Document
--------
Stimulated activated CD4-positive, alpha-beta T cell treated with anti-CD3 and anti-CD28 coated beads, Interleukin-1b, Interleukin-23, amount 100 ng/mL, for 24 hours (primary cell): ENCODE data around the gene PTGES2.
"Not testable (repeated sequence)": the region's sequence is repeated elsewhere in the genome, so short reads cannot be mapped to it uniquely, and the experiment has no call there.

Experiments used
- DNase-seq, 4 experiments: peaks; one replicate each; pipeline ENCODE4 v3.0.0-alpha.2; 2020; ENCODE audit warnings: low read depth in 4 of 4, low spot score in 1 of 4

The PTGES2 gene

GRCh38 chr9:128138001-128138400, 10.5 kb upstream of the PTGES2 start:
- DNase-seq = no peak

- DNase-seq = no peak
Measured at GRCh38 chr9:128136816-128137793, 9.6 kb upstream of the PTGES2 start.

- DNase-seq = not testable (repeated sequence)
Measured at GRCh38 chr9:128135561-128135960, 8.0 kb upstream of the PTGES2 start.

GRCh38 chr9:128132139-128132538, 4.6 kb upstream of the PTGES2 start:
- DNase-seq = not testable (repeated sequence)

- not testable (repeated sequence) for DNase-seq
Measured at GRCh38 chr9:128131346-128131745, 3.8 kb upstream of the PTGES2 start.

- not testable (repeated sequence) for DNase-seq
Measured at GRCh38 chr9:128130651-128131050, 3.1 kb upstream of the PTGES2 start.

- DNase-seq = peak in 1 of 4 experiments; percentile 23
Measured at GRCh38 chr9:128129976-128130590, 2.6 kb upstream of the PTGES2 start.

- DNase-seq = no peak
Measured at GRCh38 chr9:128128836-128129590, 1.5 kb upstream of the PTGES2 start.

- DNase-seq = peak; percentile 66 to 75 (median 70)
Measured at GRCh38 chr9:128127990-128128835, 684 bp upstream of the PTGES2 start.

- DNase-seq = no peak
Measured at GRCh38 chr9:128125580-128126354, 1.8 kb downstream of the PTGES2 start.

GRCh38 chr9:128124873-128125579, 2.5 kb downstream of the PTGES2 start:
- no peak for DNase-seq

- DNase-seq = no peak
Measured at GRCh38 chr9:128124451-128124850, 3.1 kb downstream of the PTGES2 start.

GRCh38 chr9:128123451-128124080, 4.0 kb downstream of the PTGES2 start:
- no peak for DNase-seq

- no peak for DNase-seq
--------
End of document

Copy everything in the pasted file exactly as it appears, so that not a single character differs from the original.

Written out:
Stimulated activated CD4-positive, alpha-beta T cell treated with anti-CD3 and anti-CD28 coated beads, Interleukin-1b, Interleukin-23, amount 100 ng/mL, for 24 hours (primary cell): ENCODE data around the gene PTGES2.
"Not testable (repeated sequence)": the region's sequence is repeated elsewhere in the genome, so short reads cannot be mapped to it uniquely, and the experiment has no call there.

Experiments used
- DNase-seq, 4 experiments: peaks; one replicate each; pipeline ENCODE4 v3.0.0-alpha.2; 2020; ENCODE audit warnings: low read depth in 4 of 4, low spot score in 1 of 4

The PTGES2 gene

GRCh38 chr9:128138001-128138400, 10.5 kb upstream of the PTGES2 start:
- DNase-seq = no peak

- DNase-seq = no peak
Measured at GRCh38 chr9:128136816-128137793, 9.6 kb upstream of the PTGES2 start.

- DNase-seq = not testable (repeated sequence)
Measured at GRCh38 chr9:128135561-128135960, 8.0 kb upstream of the PTGES2 start.

GRCh38 chr9:128132139-128132538, 4.6 kb upstream of the PTGES2 start:
- DNase-seq = not testable (repeated sequence)

- not testable (repeated sequence) for DNase-seq
Measured at GRCh38 chr9:128131346-128131745, 3.8 kb upstream of the PTGES2 start.

- not testable (repeated sequence) for DNase-seq
Measured at GRCh38 chr9:128130651-128131050, 3.1 kb upstream of the PTGES2 start.

- DNase-seq = peak in 1 of 4 experiments; percentile 23
Measured at GRCh38 chr9:128129976-128130590, 2.6 kb upstream of the PTGES2 start.

- DNase-seq = no peak
Measured at GRCh38 chr9:128128836-128129590, 1.5 kb upstream of the PTGES2 start.

- DNase-seq = peak; percentile 66 to 75 (median 70)
Measured at GRCh38 chr9:128127990-128128835, 684 bp upstream of the PTGES2 start.

- DNase-seq = no peak
Measured at GRCh38 chr9:128125580-128126354, 1.8 kb downstream of the PTGES2 start.

GRCh38 chr9:128124873-128125579, 2.5 kb downstream of the PTGES2 start:
- no peak for DNase-seq

- DNase-seq = no peak
Measured at GRCh38 chr9:128124451-128124850, 3.1 kb downstream of the PTGES2 start.

GRCh38 chr9:128123451-128124080, 4.0 kb downstream of the PTGES2 start:
- no peak for DNase-seq

- no peak for DNase-seq